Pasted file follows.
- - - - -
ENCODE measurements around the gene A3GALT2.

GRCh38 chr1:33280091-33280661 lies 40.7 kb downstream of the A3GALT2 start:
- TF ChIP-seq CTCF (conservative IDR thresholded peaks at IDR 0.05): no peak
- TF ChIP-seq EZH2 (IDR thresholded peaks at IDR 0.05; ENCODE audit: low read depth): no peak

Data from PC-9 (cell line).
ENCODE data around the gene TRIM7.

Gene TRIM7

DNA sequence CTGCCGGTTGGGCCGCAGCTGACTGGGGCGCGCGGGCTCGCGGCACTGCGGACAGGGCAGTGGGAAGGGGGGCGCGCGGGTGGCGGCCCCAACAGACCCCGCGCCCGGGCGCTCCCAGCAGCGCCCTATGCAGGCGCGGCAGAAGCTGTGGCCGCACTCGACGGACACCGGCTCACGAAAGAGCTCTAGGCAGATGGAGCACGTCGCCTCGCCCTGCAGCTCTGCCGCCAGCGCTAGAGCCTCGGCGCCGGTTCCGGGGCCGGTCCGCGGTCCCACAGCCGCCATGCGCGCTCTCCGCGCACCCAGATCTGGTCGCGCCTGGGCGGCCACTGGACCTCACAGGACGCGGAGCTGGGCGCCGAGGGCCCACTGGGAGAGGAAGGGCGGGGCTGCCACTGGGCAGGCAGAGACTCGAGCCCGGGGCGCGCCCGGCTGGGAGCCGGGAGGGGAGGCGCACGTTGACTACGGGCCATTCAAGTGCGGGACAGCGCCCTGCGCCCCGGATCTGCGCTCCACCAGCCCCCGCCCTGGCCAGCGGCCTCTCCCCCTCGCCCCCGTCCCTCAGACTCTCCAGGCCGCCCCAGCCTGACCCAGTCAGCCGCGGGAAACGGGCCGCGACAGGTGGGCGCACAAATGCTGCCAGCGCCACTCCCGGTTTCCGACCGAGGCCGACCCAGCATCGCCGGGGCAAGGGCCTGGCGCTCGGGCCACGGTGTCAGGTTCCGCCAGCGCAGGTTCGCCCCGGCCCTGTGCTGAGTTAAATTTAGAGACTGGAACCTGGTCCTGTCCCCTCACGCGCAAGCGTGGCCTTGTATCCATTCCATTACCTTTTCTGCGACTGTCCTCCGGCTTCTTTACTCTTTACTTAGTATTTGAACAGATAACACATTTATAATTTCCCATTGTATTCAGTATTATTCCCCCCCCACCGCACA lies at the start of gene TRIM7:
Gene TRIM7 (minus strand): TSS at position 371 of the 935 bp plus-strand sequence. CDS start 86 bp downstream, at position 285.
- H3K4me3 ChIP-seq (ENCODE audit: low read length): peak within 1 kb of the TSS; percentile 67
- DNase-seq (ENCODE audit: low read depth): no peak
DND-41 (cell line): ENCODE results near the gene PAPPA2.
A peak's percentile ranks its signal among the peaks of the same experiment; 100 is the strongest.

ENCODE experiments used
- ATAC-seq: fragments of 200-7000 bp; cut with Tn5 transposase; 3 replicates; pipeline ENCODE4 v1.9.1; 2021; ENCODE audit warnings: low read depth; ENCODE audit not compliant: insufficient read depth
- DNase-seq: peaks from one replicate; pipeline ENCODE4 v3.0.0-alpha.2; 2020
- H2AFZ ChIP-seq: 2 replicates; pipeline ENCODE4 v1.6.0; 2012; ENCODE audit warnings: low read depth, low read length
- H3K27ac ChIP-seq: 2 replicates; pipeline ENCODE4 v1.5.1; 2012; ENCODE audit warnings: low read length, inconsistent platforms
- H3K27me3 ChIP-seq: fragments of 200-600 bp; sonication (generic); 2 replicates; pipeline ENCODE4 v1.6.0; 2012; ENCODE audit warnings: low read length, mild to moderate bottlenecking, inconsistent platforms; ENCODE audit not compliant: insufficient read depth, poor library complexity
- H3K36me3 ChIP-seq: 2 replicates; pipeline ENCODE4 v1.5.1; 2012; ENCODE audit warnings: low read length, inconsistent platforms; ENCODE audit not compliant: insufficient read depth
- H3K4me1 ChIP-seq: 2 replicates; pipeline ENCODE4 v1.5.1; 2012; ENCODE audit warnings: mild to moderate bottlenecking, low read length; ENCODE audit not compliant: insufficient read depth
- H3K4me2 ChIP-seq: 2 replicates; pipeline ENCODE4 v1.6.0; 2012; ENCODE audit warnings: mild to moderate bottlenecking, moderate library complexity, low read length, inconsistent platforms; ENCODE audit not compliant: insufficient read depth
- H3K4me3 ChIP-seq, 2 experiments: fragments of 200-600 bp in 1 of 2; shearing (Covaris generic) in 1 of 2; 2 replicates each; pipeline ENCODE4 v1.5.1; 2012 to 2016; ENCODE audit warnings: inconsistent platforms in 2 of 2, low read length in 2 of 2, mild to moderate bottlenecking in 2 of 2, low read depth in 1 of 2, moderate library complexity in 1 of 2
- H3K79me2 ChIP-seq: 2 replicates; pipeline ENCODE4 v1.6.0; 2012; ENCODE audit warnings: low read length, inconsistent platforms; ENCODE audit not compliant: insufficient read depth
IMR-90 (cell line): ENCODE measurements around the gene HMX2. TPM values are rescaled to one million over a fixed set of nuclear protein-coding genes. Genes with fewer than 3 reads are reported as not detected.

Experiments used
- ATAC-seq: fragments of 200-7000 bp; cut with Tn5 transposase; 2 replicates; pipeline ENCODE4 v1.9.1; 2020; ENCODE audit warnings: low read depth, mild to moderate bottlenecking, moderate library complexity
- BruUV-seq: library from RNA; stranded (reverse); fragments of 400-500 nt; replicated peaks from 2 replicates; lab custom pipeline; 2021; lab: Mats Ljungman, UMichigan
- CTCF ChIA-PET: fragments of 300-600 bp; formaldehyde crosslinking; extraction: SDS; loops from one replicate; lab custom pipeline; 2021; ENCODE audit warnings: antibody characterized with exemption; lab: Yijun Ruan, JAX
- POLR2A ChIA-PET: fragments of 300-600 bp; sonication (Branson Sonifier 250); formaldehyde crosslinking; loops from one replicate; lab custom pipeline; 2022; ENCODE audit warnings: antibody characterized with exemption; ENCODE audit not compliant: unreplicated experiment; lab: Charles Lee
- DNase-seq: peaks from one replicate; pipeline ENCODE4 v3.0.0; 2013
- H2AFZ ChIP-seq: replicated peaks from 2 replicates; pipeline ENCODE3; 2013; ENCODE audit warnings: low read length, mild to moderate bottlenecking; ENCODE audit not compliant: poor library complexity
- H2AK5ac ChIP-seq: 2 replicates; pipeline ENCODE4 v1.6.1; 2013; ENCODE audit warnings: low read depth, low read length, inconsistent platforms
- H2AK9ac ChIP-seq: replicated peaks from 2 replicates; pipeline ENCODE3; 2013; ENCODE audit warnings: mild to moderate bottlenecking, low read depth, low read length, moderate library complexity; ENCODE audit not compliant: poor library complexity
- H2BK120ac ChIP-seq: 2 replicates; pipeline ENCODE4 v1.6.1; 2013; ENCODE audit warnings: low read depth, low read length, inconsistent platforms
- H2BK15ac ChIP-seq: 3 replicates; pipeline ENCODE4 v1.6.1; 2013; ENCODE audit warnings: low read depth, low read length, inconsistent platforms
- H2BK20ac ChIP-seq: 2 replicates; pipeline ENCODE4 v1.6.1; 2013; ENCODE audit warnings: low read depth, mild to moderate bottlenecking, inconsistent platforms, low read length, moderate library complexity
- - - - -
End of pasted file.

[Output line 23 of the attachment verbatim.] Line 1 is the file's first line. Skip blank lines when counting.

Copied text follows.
- H3K4me3 ChIP-seq, 2 experiments: fragments of 200-600 bp in 1 of 2; shearing (Covaris generic) in 1 of 2; 2 replicates each; pipeline ENCODE4 v1.5.1; 2012 to 2016; ENCODE audit warnings: inconsistent platforms in 2 of 2, low read length in 2 of 2, mild to moderate bottlenecking in 2 of 2, low read depth in 1 of 2, moderate library complexity in 1 of 2